Lena Horne biographical timeline

Lena Horne poses in a sequined gown.

Lena Horne poses in a sequined gown. Photo: Bettmann via Getty Images

June 30, 1917

Lena Mary Calhoun Horne was born in Brooklyn, NY.

June 30, 1917
1933

Dropped out of school and began performing at the Cotton Club in Harlem (age 16).

1933
1934

Broadway debut in the fall production of "Dance With Your Gods."

1934
1935

Joined Noble Sissle & His Orchestra as a singer.

1935
1937

Marriage to Louis Jordan Jones. Birth of her daughter, Gail Lumet Buckley.

1937
1938

Film debut in "The Duke Is Tops," renamed in 1943 to "Bronze Venus".

1938
1939/1940

Joined the Charlie Barnet Orchestra (a well-known white swing band).

1939/1940
1940

Birth of son, Edwin Jones.

1940
1941

Returned to New York to work at Café Society as a solo singer. It was at the Café Society that Horne learned about African American history, politics, and culture and developed a new appreciation of her heritage.

1941
1942

Signed a seven-year movie deal with MGM Studios and moved to Hollywood. This made Horne the first African American to sign a contract with a major studio. Horne made her MGM debut with "Panama Hattie" and "Harlem on Parade" (both singing roles).

1942
1943

The release of the two biggest films in Horne’s career (and the only two in which she had a speaking role), "Stormy Weather" and "Cabin in the Sky." In addition to the release of more MGM films where she just had a singing role: "I Dood It," "Swing Fever," and "Thousands Cheer."

1943
1944

The release of two more MGM films where Horne just had singing roles: "Broadway Rhythm," and "Two Girls and a Sailor." Horne also divorced Louis Jordan Jones.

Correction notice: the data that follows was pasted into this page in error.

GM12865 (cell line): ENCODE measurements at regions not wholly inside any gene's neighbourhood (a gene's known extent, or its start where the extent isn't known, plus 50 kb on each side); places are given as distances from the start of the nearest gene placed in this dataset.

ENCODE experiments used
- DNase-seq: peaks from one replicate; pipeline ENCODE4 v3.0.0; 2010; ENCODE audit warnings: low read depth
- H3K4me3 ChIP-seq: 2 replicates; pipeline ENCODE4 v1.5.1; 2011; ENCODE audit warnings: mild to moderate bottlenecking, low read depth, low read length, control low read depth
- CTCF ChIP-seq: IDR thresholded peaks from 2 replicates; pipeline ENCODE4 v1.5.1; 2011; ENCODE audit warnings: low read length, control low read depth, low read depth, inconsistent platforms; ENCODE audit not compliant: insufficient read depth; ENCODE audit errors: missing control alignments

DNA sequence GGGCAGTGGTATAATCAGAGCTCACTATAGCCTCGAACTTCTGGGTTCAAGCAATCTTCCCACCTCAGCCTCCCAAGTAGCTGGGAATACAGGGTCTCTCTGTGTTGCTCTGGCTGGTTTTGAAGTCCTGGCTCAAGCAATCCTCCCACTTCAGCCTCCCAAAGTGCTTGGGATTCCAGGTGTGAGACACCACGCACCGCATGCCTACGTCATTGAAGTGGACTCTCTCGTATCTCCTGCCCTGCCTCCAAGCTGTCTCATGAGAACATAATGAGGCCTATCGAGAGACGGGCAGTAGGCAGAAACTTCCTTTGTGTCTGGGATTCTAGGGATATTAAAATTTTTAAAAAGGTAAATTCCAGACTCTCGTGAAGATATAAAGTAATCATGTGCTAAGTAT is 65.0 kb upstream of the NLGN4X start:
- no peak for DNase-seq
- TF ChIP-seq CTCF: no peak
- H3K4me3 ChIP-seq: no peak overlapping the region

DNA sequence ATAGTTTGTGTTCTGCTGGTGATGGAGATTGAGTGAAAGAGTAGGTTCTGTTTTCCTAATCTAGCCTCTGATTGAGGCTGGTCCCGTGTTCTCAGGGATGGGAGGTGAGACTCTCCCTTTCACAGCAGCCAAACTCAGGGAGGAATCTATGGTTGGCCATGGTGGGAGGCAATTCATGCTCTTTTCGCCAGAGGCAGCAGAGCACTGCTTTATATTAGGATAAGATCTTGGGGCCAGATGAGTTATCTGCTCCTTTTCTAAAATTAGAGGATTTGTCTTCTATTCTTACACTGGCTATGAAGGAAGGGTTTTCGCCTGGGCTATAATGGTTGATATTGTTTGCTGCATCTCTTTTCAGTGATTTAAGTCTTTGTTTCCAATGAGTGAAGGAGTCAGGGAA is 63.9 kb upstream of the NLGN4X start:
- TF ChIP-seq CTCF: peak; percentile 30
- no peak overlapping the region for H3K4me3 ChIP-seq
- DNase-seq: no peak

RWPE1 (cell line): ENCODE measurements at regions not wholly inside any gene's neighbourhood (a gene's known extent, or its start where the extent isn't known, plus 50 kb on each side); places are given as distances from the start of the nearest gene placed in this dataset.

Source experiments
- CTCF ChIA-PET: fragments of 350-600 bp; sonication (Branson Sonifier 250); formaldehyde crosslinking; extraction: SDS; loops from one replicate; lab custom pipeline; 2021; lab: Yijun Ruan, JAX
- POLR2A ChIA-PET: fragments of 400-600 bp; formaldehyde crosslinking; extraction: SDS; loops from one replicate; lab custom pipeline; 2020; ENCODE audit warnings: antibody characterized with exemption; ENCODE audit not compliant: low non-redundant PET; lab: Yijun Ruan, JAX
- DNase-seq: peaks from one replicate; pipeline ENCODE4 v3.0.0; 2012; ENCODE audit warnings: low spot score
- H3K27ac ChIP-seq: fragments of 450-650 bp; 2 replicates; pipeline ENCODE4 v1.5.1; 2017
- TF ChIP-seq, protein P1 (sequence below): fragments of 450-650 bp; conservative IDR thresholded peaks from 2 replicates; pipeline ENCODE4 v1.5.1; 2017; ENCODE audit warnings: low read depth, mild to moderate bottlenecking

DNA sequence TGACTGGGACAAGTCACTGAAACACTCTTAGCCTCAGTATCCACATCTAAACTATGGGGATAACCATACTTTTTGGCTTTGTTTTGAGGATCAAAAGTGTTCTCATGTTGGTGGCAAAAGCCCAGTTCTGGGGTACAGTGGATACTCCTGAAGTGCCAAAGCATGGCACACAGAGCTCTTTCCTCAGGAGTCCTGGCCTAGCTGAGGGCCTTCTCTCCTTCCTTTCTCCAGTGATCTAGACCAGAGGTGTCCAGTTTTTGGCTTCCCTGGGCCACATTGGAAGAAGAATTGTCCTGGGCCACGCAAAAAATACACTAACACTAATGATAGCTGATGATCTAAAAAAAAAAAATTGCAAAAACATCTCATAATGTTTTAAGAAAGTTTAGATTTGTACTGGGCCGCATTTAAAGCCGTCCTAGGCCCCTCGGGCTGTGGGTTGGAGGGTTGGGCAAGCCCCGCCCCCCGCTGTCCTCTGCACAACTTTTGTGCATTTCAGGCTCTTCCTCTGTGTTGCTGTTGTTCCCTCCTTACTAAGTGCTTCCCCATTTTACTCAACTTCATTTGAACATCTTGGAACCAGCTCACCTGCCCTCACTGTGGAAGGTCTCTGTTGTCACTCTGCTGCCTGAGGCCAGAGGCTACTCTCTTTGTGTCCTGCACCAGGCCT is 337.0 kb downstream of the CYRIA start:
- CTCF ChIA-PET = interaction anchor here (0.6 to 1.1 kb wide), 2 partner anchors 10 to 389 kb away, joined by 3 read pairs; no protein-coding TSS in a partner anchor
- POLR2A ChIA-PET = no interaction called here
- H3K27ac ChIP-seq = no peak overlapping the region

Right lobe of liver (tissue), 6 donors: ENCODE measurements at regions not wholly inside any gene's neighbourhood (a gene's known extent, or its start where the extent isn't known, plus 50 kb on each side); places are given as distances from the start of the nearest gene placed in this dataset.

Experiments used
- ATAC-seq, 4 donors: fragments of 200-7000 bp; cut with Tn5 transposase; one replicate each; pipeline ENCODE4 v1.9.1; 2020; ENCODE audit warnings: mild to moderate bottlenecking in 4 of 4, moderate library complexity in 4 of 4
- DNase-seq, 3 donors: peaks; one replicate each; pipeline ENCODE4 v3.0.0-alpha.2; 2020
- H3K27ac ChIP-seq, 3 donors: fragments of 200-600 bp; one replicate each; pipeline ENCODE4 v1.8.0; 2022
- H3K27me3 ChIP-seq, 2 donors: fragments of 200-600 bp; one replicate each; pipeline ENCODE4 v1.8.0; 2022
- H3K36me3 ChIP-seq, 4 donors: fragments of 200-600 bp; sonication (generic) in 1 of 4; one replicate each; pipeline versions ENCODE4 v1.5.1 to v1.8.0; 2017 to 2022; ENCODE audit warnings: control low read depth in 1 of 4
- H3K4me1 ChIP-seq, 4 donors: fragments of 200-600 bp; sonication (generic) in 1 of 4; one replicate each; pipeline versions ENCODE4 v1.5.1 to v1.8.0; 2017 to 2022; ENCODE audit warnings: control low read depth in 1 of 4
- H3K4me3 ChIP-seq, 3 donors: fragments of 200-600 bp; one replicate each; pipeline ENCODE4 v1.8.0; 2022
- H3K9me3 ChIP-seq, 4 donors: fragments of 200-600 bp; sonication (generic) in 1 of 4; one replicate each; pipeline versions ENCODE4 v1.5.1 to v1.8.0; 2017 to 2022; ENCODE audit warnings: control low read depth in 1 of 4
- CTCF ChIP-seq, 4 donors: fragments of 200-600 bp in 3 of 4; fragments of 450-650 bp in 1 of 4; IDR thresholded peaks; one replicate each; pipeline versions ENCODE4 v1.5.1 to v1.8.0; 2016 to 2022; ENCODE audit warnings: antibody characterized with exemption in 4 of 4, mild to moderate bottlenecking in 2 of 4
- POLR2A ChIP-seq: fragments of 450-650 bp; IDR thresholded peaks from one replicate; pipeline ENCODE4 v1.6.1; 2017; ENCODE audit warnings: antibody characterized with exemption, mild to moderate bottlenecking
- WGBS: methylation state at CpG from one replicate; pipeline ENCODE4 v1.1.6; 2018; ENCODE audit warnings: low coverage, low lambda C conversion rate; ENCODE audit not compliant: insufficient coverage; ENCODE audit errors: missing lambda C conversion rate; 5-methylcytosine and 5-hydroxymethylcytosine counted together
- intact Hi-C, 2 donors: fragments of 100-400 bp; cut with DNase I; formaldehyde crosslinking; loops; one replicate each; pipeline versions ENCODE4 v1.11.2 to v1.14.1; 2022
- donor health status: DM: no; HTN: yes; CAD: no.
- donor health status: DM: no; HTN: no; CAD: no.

1944
1945

Went on USO tour.

1945
1947

Marriage to Lennie Hayton (kept secret for three years, until 1950).

1947
Early 1950s

Horne was blacklisted in television and film for her alleged Communist sympathies, which halted her onscreen career.

Early 1950s
1953

Horne wrote a letter to George Sokolsky to have her name removed from the list of Communist sympathizers.

1953
1955

Release of her album, "It’s Love."

1955
1957

Release of albums, "Stormy Weather" and "Lena Horne at the Waldorf Astoria."

1957
1958 - 1959

Starred in the Broadway musical, "Jamaica."

1958 - 1959
1959

Release of her album, "Porgy & Bess."

1959
1961

Release of her album, "Lena Horne at the Sands."

1961
1962

Release of her album, "Lena on the Blue Side."

1962
1963

Participated in the March on Washington, gave performances around the country for the National Council for Negro Women, and released her albums, "Lovely and Alive," and "Lena Goes Latin."

1963
1965

Release of her album, "Feelin’ Good." Release of her self-written memoir, "Lena."

1965
1966

Release of her three albums, "Lena in Hollywood," "Soul," and "Merry from Lena."

1966
1969

Release of her own special, "Lena in Concert." Release of her film, "Death of a Gunfighter."

1969
Early 1970s

Death of her father, Edwin Fletcher Horne, Jr.; son, Edwin Jones; and husband, Lennie Hayton.

Early 1970s
1973-1974

Toured England and the USA performing with Tony Bennett.

1973-1974
1978

Appearance in "The Wiz."

1978
1981

One-person Broadway show opened: "Lena Horne: The Lady And Her Music." The show won a special Tony Award and the soundtrack won two Grammy Awards.

1981
1988

Release of her album, "The Men in My Life."

1988
1994

Release of her albums, "An Evening with Lena Horne" and "We’ll Be Together Again."

1994
1998

Release of her album, "Being Myself."

1998
2009

Release of "Stormy Weather," a biography of her life written by James Gavin.

2009
May 9, 2010

Lena Horne died in New York, NY from heart failure at the age of 92.

May 9, 2010
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